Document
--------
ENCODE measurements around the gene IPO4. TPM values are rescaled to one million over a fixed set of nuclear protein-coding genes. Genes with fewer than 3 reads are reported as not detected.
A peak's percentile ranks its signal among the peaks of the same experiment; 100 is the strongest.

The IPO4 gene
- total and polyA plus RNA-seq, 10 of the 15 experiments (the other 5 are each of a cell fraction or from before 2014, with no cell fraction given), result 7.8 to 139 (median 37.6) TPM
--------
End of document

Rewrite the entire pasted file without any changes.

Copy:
ENCODE measurements around the gene IPO4. TPM values are rescaled to one million over a fixed set of nuclear protein-coding genes. Genes with fewer than 3 reads are reported as not detected.
A peak's percentile ranks its signal among the peaks of the same experiment; 100 is the strongest.

The IPO4 gene
- total and polyA plus RNA-seq, 10 of the 15 experiments (the other 5 are each of a cell fraction or from before 2014, with no cell fraction given), result 7.8 to 139 (median 37.6) TPM